The Health Effects of Cannabis and Cannabinoids: The Current State of Evidence and Recommendations for Research
In one of the most comprehensive studies of recent research on the health effects of recreational and therapeutic cannabis use, a new report from the National Academies of Sciences, Engineering, and Medicine offers a rigorous review of relevant scientific research published since 1999.
This report summarizes the current state of evidence regarding what is known about the health impacts of cannabis and cannabis-derived products, including effects related to therapeutic uses of cannabis and potential health risks related to certain cancers, diseases, mental health disorders, and injuries.
Areas in need of additional research and current barriers to conducting cannabis research are also covered in this comprehensive report.
Significant changes have taken place in the policy landscape surrounding cannabis legalization, production, and use. During the past 20 years, 25 states and the District of Columbia have legalized cannabis and/or cannabidiol (a component of cannabis) for medical conditions or retail sales at the state level and 4 states have legalized both the medical and recreational use of cannabis. These landmark changes in policy have impacted cannabis use patterns and perceived levels of risk.
However, despite this changing landscape, evidence regarding the short- and long-term health effects of cannabis use remains elusive. While a myriad of studies have examined cannabis use in all its various forms, often these research conclusions are not appropriately synthesized, translated for, or communicated to policy makers, health care providers, state health officials, or other stakeholders who have been charged with influencing and enacting policies, procedures, and laws related to cannabis use.
Unlike other controlled substances such as alcohol or tobacco, no accepted standards for safe use or appropriate dose are available to help guide individuals as they make choices regarding the issues of if, when, where, and how to use cannabis safely and, in regard to therapeutic uses, effectively.
Shifting public sentiment, conflicting and impeded scientific research, and legislative battles have fueled the debate about what, if any, harms or benefits can be attributed to the use of cannabis or its derivatives, and this lack of aggregated knowledge has broad public health implications. The Health Effects of Cannabis and Cannabinoids provides a comprehensive review of scientific evidence related to the health effects and potential therapeutic benefits of cannabis.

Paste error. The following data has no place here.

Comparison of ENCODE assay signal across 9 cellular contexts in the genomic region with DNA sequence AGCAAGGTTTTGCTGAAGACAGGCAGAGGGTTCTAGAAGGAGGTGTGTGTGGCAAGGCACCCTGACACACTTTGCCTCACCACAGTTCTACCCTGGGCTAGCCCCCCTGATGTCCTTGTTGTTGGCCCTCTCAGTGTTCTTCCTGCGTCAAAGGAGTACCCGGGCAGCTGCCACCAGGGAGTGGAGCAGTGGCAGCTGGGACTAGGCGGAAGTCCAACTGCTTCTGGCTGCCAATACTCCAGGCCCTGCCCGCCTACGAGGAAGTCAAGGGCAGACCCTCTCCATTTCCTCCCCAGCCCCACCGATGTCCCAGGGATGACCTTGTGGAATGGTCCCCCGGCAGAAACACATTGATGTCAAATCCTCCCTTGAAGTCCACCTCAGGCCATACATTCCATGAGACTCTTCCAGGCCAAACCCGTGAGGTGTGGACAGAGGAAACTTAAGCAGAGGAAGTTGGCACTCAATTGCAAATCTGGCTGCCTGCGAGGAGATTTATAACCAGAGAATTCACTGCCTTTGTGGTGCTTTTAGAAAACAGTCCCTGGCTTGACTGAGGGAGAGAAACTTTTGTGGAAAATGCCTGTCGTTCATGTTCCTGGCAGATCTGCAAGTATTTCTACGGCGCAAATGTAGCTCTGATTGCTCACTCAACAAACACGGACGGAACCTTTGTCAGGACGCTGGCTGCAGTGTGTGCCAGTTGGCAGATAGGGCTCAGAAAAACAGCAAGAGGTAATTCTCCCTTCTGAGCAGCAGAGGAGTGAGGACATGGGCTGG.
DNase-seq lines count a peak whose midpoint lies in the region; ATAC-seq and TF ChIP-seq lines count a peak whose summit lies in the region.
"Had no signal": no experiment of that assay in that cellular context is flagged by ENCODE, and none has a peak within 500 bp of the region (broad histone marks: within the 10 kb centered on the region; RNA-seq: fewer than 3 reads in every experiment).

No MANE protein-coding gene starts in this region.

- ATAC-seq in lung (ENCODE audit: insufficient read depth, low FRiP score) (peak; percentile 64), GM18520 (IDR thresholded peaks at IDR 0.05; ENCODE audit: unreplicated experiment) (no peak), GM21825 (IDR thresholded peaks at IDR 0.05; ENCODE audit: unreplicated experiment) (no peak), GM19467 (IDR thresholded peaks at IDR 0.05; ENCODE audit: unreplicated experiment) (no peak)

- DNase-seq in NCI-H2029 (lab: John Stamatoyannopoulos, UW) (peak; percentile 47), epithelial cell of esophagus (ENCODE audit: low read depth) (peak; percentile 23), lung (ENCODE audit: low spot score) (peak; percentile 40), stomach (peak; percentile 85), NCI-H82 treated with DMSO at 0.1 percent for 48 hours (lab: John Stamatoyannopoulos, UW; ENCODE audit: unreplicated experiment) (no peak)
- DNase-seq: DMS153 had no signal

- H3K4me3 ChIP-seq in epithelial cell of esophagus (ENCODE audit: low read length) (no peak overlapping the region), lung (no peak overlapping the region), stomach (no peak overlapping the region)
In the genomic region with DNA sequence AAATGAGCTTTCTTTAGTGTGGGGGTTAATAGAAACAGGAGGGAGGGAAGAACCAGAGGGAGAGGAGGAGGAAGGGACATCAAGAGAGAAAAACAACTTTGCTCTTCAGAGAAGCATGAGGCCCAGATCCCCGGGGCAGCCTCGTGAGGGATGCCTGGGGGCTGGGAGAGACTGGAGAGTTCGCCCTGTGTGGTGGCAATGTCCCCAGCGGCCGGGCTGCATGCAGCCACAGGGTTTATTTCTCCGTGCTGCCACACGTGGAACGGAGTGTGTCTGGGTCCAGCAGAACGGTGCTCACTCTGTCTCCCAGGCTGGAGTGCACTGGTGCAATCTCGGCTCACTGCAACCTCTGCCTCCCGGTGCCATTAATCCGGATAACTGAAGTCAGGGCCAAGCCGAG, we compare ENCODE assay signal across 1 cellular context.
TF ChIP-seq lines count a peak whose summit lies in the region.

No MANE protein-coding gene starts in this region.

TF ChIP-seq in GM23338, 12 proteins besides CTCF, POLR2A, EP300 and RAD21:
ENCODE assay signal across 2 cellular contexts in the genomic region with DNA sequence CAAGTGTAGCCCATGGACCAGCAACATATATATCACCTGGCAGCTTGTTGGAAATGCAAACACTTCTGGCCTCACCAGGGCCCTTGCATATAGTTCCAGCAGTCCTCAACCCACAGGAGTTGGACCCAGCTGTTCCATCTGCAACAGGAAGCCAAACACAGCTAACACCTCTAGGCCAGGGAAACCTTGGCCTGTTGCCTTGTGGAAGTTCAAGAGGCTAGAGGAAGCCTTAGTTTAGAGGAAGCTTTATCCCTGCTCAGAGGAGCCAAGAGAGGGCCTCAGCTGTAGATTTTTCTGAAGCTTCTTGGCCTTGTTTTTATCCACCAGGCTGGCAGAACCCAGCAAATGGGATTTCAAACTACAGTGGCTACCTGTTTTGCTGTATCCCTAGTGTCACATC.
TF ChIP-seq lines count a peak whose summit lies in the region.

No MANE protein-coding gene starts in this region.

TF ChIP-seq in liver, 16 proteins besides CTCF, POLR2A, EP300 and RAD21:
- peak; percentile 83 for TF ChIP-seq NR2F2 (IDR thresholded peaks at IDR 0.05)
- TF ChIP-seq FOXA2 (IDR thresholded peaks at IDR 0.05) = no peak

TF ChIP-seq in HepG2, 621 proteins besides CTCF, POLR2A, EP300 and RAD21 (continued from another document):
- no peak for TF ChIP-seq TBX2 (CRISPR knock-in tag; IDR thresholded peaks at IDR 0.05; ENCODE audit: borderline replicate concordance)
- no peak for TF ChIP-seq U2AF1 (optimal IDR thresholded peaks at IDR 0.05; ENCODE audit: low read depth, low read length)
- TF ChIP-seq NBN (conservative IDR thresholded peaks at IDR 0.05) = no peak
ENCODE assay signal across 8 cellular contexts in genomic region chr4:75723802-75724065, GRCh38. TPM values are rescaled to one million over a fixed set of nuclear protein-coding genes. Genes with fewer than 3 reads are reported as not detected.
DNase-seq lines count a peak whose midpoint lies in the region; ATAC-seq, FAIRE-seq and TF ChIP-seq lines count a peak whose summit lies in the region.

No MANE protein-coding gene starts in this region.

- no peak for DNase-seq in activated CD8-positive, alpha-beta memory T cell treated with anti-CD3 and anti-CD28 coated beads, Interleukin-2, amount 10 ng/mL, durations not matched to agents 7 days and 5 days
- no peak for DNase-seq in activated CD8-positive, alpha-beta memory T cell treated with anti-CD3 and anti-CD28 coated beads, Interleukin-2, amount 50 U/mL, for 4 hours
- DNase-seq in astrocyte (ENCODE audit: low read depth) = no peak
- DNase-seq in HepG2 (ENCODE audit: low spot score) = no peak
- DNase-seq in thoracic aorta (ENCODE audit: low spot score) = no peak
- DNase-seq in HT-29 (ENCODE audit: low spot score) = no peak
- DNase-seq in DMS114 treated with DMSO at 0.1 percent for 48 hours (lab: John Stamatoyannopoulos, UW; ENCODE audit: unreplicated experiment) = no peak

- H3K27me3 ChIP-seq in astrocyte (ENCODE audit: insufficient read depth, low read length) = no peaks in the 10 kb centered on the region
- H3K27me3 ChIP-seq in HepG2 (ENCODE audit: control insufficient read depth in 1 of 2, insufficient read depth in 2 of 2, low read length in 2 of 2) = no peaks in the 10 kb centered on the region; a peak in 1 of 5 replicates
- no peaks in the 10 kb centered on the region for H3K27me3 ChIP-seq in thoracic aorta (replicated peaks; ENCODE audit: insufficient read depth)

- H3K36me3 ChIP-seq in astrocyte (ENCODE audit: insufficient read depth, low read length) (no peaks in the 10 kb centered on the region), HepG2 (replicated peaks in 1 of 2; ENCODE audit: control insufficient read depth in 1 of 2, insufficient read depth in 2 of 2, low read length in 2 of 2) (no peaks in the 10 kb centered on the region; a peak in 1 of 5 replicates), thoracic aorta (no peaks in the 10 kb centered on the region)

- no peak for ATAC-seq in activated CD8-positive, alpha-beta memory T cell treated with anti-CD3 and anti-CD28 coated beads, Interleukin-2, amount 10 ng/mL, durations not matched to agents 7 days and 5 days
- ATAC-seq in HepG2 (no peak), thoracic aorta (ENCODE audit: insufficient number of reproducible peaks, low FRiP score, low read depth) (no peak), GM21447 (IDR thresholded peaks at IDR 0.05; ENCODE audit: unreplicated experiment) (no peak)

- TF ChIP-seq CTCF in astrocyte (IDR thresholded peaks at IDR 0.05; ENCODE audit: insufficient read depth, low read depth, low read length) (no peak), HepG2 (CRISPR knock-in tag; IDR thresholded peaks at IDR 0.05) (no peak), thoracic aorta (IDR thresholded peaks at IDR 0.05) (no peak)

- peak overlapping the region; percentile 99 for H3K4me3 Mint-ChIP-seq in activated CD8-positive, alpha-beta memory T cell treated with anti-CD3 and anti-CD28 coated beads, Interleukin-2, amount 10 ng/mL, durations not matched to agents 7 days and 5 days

This report provides a research agenda—outlining gaps in current knowledge and opportunities for providing additional insight into these issues—that summarizes and prioritizes pressing research needs.
Report key findings
One of the therapeutic uses of cannabis and cannabinoids is to treat chronic pain in adults. The committee found evidence to support that patients who were treated with cannabis or cannabinoids were more likely to experience a significant reduction in pain symptoms. For adults with multiple sclerosis-related muscle spasms, there was substantial evidence that short-term use of certain “oral cannabinoids” – man-made, cannabinoid-based medications that are orally ingested – improved their reported symptoms. Furthermore, in adults with chemotherapy-induced nausea and vomiting, there was conclusive evidence that certain oral cannabinoids were effective in preventing and treating those ailments.
Injury and Death
Evidence suggests that cannabis use prior to driving increases the risk of being involved in a motor vehicle accident. Furthermore, evidence suggests that in states where cannabis use is legal, there is increased risk of unintentional cannabis overdose injuries among children. In one study, ingestion was the most common route of unintentional pediatric exposure, accounting for 78 percent of all incidents. Another study reported that from 2000 to 2013, the annual rate of poison center calls related to cannabis exposures among children younger than 6 years of age was 2.82 times higher in states that had legalized medical cannabis prior to 2000 than in states where medical cannabis remained illegal as of 2013. The committee called for more research to determine whether and how cannabis use is associated with death or with occupational injury.